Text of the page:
Homelessness & Housing Crash
Toxic Asset Valuation, Unreality Edition
Toxic Asset Distribution
Economic Crisis, Rental Car Edition
Tales From the Recession, Twenty-Something Edition
What they Used to Teach You at Stanford Business School
CRE Crash: “the U.S. banking sector could suffer as much as $250 billion in commercial real-estate losses in this downturn…more than 700 banks could fail as a result of their exposure to commercial real estate.”
“Hedgehogs tend to have a focused worldview, an ideological leaning, strong convictions; foxes are more cautious, more centrist, more likely to adjust their views, more pragmatic, more prone to self-doubt, more inclined to see complexity and nuance. And it turns out that while foxes don’t give great sound-bites, they are far more likely to get things right.”
Freddie Welfare Mods?:
It isn’t clear from this story whether these Freddie losses are gross losses associated with the Obama housing bailout, or net losses relative to the probable losses from FC on the mortgages in question. If the former, then one still needs probable FC losses IOT determine whether Freddie was making “welfare mods” (i.e., mods more costly than FC).
Rating Agencies Screwups: Complex securitizations facilitated ratings-shopping.
Toddler Logic: “Why Toddlers Don’t Do What They’re Told”
Dollar Crash Watch: Why PBOC’s call for SDRs doesn’t necessarily doom the dollar.
Competent Subprime: Although technically this isn’t subprime, it’s still directed at low-income borrowers, and is significant insofar as it indicates one can help such borrowers w/o compromising underwriting standards.
Geithner Hedge Fund Commentary:
Linda Lowell’s take on PPIP is interesting: I.e., the “upside” of PPIP isn’t that it will repair banks’ balance sheets, but merely that it will obliterate the argument that liquidity, rather than solvency, is the reason for toxics’ low valuations. In this scenario, PPIP investors do in fact generate low (and realistic) bids for toxics. Banks receiving such bids don’t sell if doing so requires taking big losses. However, this still constitutes a step towards properly valuing banks’ toxics, since the creation of a liquid market for toxics eliminates banks’ ability to argue that panic-induced illiquidity, rather than potential buyers’ concerns re. the solvency of toxics, accounts for the bulk of toxics’ current market values. In such a situation, the position of those calling for banks to write down their toxics to market values (either pre- or post-PPIP) would be strengthened considerably.
Note that the Schmidt study Lowell cites is also relevant to the MTM debate, insofar as it suggests not only that 1) enough trading occurs to permit reasonable estimates of prices; and 2) that such prices largely reflect fundamentals, not illiquidity. Also, even if (say) the accuracy of valuations based on ABX is rendered questionable via illiquidity (as Fender-Scheicher – HT Alea – suggests), it remains to be seen to what extent the market prices utilized by Schmidt, etc., are based on ABX rather than independent analysis of fundamentals by buyers & sellers.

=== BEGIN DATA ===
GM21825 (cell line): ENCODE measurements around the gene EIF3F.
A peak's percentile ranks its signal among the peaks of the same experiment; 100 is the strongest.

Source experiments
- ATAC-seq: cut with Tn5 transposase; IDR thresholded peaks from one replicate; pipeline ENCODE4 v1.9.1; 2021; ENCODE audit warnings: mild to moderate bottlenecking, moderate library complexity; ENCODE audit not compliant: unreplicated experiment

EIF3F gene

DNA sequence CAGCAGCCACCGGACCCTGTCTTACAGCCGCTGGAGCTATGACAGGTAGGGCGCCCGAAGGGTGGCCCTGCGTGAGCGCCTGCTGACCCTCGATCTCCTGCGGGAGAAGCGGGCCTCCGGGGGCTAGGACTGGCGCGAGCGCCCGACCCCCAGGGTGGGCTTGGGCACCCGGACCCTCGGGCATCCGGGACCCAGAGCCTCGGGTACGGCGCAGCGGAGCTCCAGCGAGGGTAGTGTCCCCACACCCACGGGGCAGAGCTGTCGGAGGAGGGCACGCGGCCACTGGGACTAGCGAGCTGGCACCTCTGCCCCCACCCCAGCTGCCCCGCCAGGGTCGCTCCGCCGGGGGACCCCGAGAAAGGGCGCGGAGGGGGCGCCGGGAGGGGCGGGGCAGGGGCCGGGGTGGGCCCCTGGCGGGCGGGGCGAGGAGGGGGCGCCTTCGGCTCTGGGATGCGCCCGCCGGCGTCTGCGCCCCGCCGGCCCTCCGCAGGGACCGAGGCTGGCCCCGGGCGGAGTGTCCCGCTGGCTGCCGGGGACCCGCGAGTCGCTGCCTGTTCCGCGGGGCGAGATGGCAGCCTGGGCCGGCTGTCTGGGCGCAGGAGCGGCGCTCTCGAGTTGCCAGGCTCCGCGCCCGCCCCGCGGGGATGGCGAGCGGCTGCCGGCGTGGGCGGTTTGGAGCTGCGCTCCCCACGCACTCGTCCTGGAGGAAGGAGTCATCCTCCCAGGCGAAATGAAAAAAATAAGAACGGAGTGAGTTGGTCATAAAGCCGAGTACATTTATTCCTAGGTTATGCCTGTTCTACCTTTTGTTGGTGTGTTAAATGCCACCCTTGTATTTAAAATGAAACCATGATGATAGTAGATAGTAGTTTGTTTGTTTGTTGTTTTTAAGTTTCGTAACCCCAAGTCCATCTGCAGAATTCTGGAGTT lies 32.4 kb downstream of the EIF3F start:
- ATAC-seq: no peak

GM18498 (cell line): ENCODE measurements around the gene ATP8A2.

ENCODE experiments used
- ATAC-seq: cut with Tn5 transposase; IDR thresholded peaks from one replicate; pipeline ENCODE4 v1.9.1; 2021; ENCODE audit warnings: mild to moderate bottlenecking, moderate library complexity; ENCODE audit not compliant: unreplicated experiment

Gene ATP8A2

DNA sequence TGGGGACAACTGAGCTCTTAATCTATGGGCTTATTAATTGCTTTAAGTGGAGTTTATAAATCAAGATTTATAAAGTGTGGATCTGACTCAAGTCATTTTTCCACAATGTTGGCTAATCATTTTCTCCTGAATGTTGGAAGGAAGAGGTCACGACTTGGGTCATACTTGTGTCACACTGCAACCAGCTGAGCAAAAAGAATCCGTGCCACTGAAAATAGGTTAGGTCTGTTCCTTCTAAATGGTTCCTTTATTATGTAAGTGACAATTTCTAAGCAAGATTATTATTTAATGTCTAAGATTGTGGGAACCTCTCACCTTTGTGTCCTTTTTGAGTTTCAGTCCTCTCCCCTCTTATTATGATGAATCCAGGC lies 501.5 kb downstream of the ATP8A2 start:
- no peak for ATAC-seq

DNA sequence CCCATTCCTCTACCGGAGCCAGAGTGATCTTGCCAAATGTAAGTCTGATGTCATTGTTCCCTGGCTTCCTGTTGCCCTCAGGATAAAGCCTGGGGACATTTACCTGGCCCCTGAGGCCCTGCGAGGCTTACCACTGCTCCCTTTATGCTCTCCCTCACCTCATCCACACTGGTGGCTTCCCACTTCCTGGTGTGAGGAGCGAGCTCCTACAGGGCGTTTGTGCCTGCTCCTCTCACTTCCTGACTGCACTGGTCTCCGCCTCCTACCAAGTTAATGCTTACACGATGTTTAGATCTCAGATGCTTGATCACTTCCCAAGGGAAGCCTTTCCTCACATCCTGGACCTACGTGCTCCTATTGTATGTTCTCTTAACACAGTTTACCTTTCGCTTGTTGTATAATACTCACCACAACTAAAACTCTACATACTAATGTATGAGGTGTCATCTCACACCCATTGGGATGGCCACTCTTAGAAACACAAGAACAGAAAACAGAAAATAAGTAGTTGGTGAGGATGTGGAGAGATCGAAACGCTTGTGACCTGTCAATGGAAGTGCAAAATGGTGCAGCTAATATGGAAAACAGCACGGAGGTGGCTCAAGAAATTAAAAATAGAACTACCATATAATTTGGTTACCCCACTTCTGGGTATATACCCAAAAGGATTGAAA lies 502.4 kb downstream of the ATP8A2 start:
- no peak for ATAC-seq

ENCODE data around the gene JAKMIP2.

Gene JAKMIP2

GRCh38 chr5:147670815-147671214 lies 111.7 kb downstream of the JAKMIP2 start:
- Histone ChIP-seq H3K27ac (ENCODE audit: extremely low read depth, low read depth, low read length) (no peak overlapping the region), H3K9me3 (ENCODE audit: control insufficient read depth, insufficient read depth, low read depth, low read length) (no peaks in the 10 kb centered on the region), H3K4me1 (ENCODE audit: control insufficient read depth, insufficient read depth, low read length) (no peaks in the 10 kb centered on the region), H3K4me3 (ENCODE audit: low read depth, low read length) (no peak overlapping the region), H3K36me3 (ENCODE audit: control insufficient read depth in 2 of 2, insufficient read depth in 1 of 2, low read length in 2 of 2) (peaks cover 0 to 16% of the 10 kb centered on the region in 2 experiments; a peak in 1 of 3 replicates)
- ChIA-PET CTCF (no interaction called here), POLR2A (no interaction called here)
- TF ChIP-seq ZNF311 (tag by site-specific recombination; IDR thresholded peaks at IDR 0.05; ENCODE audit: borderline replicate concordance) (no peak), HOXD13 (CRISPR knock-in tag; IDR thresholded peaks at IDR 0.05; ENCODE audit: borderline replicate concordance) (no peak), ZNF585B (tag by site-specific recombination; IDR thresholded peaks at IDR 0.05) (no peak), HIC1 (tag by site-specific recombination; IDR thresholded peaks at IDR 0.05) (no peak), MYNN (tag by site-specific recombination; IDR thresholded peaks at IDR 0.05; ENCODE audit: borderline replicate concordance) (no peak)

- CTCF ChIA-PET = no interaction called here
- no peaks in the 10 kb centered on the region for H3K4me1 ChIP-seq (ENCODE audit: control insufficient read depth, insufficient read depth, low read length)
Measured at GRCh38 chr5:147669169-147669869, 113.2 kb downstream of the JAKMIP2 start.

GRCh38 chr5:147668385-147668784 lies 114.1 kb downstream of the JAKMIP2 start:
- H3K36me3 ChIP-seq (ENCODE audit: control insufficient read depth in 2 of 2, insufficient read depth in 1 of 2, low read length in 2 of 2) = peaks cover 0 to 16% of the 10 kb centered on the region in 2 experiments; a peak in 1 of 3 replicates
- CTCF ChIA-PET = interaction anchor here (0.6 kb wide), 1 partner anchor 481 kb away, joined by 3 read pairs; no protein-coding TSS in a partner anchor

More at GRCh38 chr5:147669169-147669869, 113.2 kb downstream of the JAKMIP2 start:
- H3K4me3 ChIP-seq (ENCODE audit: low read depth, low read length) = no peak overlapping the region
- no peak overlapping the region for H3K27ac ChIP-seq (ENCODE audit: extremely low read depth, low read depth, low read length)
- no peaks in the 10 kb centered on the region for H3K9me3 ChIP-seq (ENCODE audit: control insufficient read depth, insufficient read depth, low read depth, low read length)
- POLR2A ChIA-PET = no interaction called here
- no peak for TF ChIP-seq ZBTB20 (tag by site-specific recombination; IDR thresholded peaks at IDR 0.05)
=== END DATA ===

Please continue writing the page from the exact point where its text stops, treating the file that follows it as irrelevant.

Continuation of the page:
Although Accrued Interest is more bullish re. the Legacy Securities Program, reading closely it still accords with Lowell’s notion. AI & Lowell appear to differ on the proportion of bid-ask spreads due to illiquidity (v. credit impairment).
Rortybomb also, apparently, agrees w/ Lowell’s take that PPIP will succeed through failure.
Lowell also had some interesting (and somewhat-related) observations re. MTM:
1. Toxics do trade, enough so that market prices are available.
2. Valuing toxics via cash flows, etc., is quite feasible for market participants.
3. Toxics are trading less frequently, ‘cuz financiers of hedge funds have become risk-averse.
4. Banks apparently do get plenty of bids from hedge funds for their toxics, but they refuse to sell at such prices.
4a. Hedge funds’ bids are much lower nowadays ‘cuz cheap (i.e., on pre-8/07 terms) financing isn’t available for purchases of toxics. As a result, IOT obtain their desired yields, hedge funds must bid prices much lower.
4b. If, as Schmidt argues (see first Lowell article, above), current toxic pricing (and hence bid-ask spreads between what buyers are willing pay & what banks are willing to sell for) are largely the due to deterioration in toxics’ fundamental values (owing to housing deflation, defaults, etc.), then even duration-matched PPIP financing (i.e., no margin calls) wouldn’t “fix” bank balance sheets by reflating toxics to their original values. With valuation of toxics quite doable by both FDIC & PPIP investors, the latter would be unlikely to overbid, while the former would (should!) be unlikely to offer financing terms (i.e., haircuts & interest rate – both of which could be adjusted even with duration-matching) that didn’t reflect toxics’ risks. Bid-ask spreads on toxics would remain wide (as they do now), with the result that banks will reject PPIP bids en masse rather than sell their toxics at substantial losses.
Update 20090522: Tett apparently concurs w/ the notion that banks fear PPIP ‘cuz of the possibility of high bid-ask spreads.